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Hoover constellations floated quite well on carpet if maintained well. However, they did not float as well on uncarpeted areas like tiled floors without scraping along the floor surfaces, especially if not 100% flat. Not many floors are that flat. But not any more, how would you feel if you can make your "constellation" float on any hard floor, even concrete!!!
Now with just a simple addition to your Connie, you can make it perform like a hovercraft. Using the constellation skirt as a template, mark a circle on some felt, cut out the circle of felt and using some double sided sticky tape apply to the underside of the skirt. Making sure that the felt overhangs on the inside of the metal skirt about 1cm or 1/2 inch or so. This traps the air from the exhaust.
Now try in on any hard floor area, and I can quarantee it will float away on its own accord. Doesnt matter if its on tiles with grooves, or floor boards with cracks, its not enough to allow the air to escape. Not even if you constellation skirt is a little "bent up", makes no difference. I did this 2 years ago on my constellation 862 (british) 1962 model and it performs just as well as the Hoover "satellite" or better. Amaaazing!!!!!
Once converted like this to run on hard floors, the hoover then will not or course float on carpet unless the felt is removed as the cloth felt grabs the carpet like velcrose. But hey, why not have just one "constellation" when you can have two, three or four!!!!


Post# 392500 , Reply# 9   5/29/2018 at 20:57 by Seijun (Portland, OR)        

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Where can I get a rubber gasket like that? The foam one on my machine is also very disintegrated.

Post# 392526 , Reply# 10   5/30/2018 at 16:30 by jason60 (Lichfield staffordshire)        
Rubber bag seal collars

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I think you mean "Rubber bag seal collars", I purchased 5 recently over here for very little money. Before that I did find companies in america where they still made them but did they not post to the UK. If you google Rubber bag seal collars for sale and go to images, they do come up. It took me a long time to find the correct name for them and wondered why I got no joy.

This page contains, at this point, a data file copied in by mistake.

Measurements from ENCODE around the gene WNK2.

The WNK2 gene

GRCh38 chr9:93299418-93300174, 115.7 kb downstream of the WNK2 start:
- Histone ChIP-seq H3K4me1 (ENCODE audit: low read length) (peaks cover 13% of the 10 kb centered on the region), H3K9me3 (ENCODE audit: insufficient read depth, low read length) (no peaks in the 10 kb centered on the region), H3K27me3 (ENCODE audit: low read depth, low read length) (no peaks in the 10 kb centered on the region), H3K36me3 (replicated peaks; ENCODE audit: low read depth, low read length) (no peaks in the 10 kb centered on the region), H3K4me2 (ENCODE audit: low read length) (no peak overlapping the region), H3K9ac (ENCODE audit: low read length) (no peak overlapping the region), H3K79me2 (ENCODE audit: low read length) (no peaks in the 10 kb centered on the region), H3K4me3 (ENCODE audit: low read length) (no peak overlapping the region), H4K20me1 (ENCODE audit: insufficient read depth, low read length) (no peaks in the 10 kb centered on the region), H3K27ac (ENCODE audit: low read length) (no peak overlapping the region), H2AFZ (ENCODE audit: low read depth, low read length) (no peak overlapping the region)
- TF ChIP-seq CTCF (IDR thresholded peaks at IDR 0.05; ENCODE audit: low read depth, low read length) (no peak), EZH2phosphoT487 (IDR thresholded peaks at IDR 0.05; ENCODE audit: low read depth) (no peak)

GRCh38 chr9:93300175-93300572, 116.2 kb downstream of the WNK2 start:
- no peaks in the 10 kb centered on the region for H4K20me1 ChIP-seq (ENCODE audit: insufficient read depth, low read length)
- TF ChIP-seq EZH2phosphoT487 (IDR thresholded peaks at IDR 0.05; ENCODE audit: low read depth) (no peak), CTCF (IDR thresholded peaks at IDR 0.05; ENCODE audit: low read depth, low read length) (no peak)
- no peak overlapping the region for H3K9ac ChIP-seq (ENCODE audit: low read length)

Post# 392535 , Reply# 11   5/30/2018 at 18:41 by bikerray (Middle Earth)        

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Those bag seals are listed as Hoover Constellation Bag Seal, they're about $2. You can also get them as the seal on the pvc pipe in the Electrolux replacement motor kit, it takes up the gap between the new motor and the bag chamber.

As a replacement for the premotor filter I cut up a HEPA cloth bag to fit.

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Post# 392582 , Reply# 12   5/31/2018 at 13:56 by fan-of-fans (USA)        

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Good idea. I need to make a new filter for mine. I threw the old one away because it smelled bad.

Post# 393482 , Reply# 13   6/18/2018 at 17:22 by jason60 (Lichfield staffordshire)        
diffuser filter, motor filter and motors

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The diffuser filters were added to the European "connies" in the late 60s namely model 670s. The major downside was they tended to restrict airflow coming out of the exhaust, thus reducing its capacity to float. which went against the whole of idea of what the "connie" was about.
protecting the motor from dust is important, they can tolerate some dust but not large debri, be careful what you use, restricting the airflow with layers of hepa filters over the grill does not help floatation and can make your motor work hard, save the hepa to be used as dustbags as they have a larger surface area to suck air through. You only need to use a piece of felt or similar material that minimises air restriction.
Connie motors last a long time, mainly due to the fact that they were situated upright putting very little pressure on the top and bottom bearings. the long cylinder vacuums mounted motors lying on their side, causing them not to fare quite so well. Modern vacuums will of course not last nearly as long as the vintage ones due to less well engineered motor parts.